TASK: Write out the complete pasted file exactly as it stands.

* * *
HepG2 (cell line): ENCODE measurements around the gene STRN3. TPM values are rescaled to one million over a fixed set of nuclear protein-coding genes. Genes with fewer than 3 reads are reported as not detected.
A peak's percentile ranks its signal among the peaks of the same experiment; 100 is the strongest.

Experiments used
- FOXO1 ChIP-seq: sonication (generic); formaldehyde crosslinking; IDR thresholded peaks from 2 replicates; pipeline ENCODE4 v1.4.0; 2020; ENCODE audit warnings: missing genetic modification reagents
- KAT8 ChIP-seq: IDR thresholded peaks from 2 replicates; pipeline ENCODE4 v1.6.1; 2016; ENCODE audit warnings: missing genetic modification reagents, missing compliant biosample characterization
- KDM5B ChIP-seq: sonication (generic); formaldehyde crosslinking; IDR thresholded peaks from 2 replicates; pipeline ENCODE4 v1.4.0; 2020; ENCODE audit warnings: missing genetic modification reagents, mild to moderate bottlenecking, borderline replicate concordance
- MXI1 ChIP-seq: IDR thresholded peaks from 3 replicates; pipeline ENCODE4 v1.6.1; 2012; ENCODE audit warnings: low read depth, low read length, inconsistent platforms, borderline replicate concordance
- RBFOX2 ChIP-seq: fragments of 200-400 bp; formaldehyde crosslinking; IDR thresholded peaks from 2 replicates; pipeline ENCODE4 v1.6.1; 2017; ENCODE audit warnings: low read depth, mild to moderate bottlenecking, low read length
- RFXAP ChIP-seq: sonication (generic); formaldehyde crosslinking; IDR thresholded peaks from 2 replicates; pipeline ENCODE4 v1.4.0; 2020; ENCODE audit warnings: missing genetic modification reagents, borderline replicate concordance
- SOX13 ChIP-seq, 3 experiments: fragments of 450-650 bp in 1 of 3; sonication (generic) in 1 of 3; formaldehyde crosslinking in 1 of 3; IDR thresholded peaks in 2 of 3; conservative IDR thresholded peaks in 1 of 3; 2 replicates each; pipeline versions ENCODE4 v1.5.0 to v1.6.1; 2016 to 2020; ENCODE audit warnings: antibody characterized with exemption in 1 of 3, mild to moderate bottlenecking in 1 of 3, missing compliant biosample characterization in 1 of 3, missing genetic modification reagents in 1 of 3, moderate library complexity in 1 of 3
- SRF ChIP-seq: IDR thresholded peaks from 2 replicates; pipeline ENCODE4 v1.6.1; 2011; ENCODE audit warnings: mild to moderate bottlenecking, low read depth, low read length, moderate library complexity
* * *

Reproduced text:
HepG2 (cell line): ENCODE measurements around the gene STRN3. TPM values are rescaled to one million over a fixed set of nuclear protein-coding genes. Genes with fewer than 3 reads are reported as not detected.
A peak's percentile ranks its signal among the peaks of the same experiment; 100 is the strongest.

Experiments used
- FOXO1 ChIP-seq: sonication (generic); formaldehyde crosslinking; IDR thresholded peaks from 2 replicates; pipeline ENCODE4 v1.4.0; 2020; ENCODE audit warnings: missing genetic modification reagents
- KAT8 ChIP-seq: IDR thresholded peaks from 2 replicates; pipeline ENCODE4 v1.6.1; 2016; ENCODE audit warnings: missing genetic modification reagents, missing compliant biosample characterization
- KDM5B ChIP-seq: sonication (generic); formaldehyde crosslinking; IDR thresholded peaks from 2 replicates; pipeline ENCODE4 v1.4.0; 2020; ENCODE audit warnings: missing genetic modification reagents, mild to moderate bottlenecking, borderline replicate concordance
- MXI1 ChIP-seq: IDR thresholded peaks from 3 replicates; pipeline ENCODE4 v1.6.1; 2012; ENCODE audit warnings: low read depth, low read length, inconsistent platforms, borderline replicate concordance
- RBFOX2 ChIP-seq: fragments of 200-400 bp; formaldehyde crosslinking; IDR thresholded peaks from 2 replicates; pipeline ENCODE4 v1.6.1; 2017; ENCODE audit warnings: low read depth, mild to moderate bottlenecking, low read length
- RFXAP ChIP-seq: sonication (generic); formaldehyde crosslinking; IDR thresholded peaks from 2 replicates; pipeline ENCODE4 v1.4.0; 2020; ENCODE audit warnings: missing genetic modification reagents, borderline replicate concordance
- SOX13 ChIP-seq, 3 experiments: fragments of 450-650 bp in 1 of 3; sonication (generic) in 1 of 3; formaldehyde crosslinking in 1 of 3; IDR thresholded peaks in 2 of 3; conservative IDR thresholded peaks in 1 of 3; 2 replicates each; pipeline versions ENCODE4 v1.5.0 to v1.6.1; 2016 to 2020; ENCODE audit warnings: antibody characterized with exemption in 1 of 3, mild to moderate bottlenecking in 1 of 3, missing compliant biosample characterization in 1 of 3, missing genetic modification reagents in 1 of 3, moderate library complexity in 1 of 3
- SRF ChIP-seq: IDR thresholded peaks from 2 replicates; pipeline ENCODE4 v1.6.1; 2011; ENCODE audit warnings: mild to moderate bottlenecking, low read depth, low read length, moderate library complexity